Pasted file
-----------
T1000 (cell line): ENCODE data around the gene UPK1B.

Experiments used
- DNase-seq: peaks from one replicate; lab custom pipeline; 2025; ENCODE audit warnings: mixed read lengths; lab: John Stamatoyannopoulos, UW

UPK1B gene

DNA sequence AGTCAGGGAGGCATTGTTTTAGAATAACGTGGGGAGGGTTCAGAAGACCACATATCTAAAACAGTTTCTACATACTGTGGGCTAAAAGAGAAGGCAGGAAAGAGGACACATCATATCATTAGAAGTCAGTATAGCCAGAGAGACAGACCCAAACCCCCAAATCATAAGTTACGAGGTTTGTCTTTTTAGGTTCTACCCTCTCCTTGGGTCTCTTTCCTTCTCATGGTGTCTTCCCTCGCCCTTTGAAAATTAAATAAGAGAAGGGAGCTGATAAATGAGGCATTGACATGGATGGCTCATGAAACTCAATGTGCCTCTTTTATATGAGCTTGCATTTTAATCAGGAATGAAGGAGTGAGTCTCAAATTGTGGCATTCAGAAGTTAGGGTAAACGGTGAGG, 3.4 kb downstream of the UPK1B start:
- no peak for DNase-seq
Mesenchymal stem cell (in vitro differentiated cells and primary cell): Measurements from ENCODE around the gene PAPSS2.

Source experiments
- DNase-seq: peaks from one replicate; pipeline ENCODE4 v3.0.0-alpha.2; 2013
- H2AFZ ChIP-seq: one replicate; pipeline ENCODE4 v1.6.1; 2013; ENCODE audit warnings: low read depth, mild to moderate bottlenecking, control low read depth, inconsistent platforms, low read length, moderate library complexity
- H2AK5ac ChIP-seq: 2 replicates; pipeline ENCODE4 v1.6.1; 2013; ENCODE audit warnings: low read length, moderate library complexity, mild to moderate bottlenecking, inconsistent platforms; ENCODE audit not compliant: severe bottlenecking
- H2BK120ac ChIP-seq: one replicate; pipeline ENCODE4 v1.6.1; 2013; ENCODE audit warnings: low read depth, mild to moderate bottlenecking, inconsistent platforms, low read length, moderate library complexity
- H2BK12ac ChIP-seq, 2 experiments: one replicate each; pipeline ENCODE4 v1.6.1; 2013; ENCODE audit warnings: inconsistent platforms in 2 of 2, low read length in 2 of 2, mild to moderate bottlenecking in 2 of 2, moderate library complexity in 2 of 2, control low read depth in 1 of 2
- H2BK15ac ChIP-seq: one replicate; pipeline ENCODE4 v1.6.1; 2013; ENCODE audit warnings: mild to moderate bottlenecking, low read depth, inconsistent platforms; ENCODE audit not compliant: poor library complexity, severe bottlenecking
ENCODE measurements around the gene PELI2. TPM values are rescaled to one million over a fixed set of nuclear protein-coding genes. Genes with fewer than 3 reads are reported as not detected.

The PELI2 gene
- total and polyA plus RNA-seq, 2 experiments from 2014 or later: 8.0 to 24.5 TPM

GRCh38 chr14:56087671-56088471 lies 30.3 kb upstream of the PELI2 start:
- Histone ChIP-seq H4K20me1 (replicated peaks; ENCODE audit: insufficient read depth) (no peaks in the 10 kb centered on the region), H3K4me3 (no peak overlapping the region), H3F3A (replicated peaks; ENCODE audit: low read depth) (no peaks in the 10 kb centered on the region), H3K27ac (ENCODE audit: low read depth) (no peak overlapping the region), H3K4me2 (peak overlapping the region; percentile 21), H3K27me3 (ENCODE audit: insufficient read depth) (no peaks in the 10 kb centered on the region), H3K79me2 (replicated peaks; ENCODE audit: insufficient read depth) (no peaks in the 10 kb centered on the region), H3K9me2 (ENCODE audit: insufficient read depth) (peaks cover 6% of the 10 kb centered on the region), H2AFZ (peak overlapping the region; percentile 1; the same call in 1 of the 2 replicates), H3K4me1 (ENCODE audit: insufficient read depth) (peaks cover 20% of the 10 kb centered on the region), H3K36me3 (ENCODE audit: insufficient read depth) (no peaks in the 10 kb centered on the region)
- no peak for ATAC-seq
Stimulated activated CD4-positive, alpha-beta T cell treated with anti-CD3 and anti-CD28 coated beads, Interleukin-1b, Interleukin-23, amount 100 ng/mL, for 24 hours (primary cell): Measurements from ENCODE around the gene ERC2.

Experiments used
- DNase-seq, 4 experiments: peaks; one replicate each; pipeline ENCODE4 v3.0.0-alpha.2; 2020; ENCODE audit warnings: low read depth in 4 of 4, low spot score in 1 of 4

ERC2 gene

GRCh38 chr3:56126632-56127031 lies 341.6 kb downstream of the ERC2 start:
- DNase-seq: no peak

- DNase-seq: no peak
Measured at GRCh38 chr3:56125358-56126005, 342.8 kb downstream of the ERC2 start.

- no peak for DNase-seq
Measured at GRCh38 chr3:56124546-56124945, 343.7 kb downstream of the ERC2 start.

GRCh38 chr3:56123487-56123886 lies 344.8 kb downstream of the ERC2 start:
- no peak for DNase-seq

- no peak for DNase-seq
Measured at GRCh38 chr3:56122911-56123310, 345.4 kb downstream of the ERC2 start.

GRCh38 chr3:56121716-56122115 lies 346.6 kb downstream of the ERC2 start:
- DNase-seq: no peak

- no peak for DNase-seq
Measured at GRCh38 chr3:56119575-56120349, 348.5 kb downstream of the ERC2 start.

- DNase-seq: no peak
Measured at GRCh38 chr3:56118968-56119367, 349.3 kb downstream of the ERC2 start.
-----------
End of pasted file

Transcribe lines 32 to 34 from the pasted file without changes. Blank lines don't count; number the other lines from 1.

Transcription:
- no peak for DNase-seq

- no peak for DNase-seq
Measured at GRCh38 chr3:56122911-56123310, 345.4 kb downstream of the ERC2 start.